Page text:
Like HowStuffWorks on Facebook!

How Day Trading Works


Day Trading Basics
This chart shows the extremes in investment horizons.
This chart shows the extremes in investment horizons.
Image courtesy William Harris

First, let's be clear about what day trading isn't. It's not investing, which is the process of buying a stake in an asset that will hopefully build a profit over the long term. How long is subjective, but investors generally hold assets for years, even decades. And they're usually concerned with the businesses they invest in. They look for companies that make solid profits, pay off debts in a timely manner, have a strong pipeline of products and avoid litigation.

Day trading, on the other hand, involves buying and selling securities within the same day. Day traders often use borrowed money to take advantage of small price movements in highly liquid stocks or indexes. In general, they follow the same wisdom as longer-term investors: They try to buy low and sell high -- they just do it in a very compressed window of time.

It might work something like this. Let's say a day trader buys 1,000 shares of a certain stock at 10:00 a.m. At 10:15, as the price begins to rise, he or she then sells it. If the stock is up by ½ ($0.50) when he or she sells, the day trader makes $500, minus a commission. If our trader is using Scottrade, a popular online trading platform, the commission for stock transactions can range from $7 to $27, giving our trader a net profit in the range of $493 to $473. Of course, we have to take taxes into consideration. When a person sells an investment he or she has owned for less than a year, the profit is taxed at the person's personal gains rate, which can be as high as 35 percent. Long-term capital gains, by contrast, aren't taxed at a higher rate than 20 percent. Clearly, tax planning is an essential element of day trading.

If our trader's profit seems like small potatoes, remember that day traders don't make one or two trades a day -- they may make 25 to 30. Thus, they multiply their profits by increasing the volume of trades. To limit their risks, day traders generally won't own stock overnight because prices can change radically from one day to the next. News events and corporate announcements often drive this market volatility, so traders must be available and ready to respond at a moment's notice. Unlike investors, who may wait until logic prevails or for additional information becomes available, day traders move quickly, making decisions in minutes, even seconds.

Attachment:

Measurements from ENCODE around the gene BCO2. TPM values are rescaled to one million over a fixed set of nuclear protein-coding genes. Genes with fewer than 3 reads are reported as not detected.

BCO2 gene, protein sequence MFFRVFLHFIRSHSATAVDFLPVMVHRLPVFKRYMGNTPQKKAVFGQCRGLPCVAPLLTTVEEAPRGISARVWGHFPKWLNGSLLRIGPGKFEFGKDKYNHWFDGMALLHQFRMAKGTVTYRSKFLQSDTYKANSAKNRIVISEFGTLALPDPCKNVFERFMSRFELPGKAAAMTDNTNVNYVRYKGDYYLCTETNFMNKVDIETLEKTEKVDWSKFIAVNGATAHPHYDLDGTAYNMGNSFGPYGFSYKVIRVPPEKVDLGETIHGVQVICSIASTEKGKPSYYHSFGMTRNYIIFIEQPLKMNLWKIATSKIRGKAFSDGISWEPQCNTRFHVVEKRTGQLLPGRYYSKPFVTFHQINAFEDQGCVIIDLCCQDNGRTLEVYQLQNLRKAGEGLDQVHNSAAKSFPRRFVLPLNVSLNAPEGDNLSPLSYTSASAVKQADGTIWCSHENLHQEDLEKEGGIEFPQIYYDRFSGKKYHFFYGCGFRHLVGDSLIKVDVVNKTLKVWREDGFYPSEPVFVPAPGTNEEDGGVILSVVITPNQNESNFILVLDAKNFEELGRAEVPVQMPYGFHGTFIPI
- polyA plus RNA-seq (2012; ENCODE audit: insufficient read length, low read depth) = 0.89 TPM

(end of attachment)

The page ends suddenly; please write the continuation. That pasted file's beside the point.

In between the two extremes -- investing for years and trading in seconds -- exist other investment horizons and other types of trading. Swing trading refers to holding a stake in a stock or commodity for several days. Position trading refers to holding a stake in a stock or commodity for several weeks or months. The diagram above shows how the timing of these various activities varies. They all carry a certain amount of risk, but day trading is probably the riskiest and the most controversial. When we look at the history of day trading next, we'll learn where its infamous reputation came from.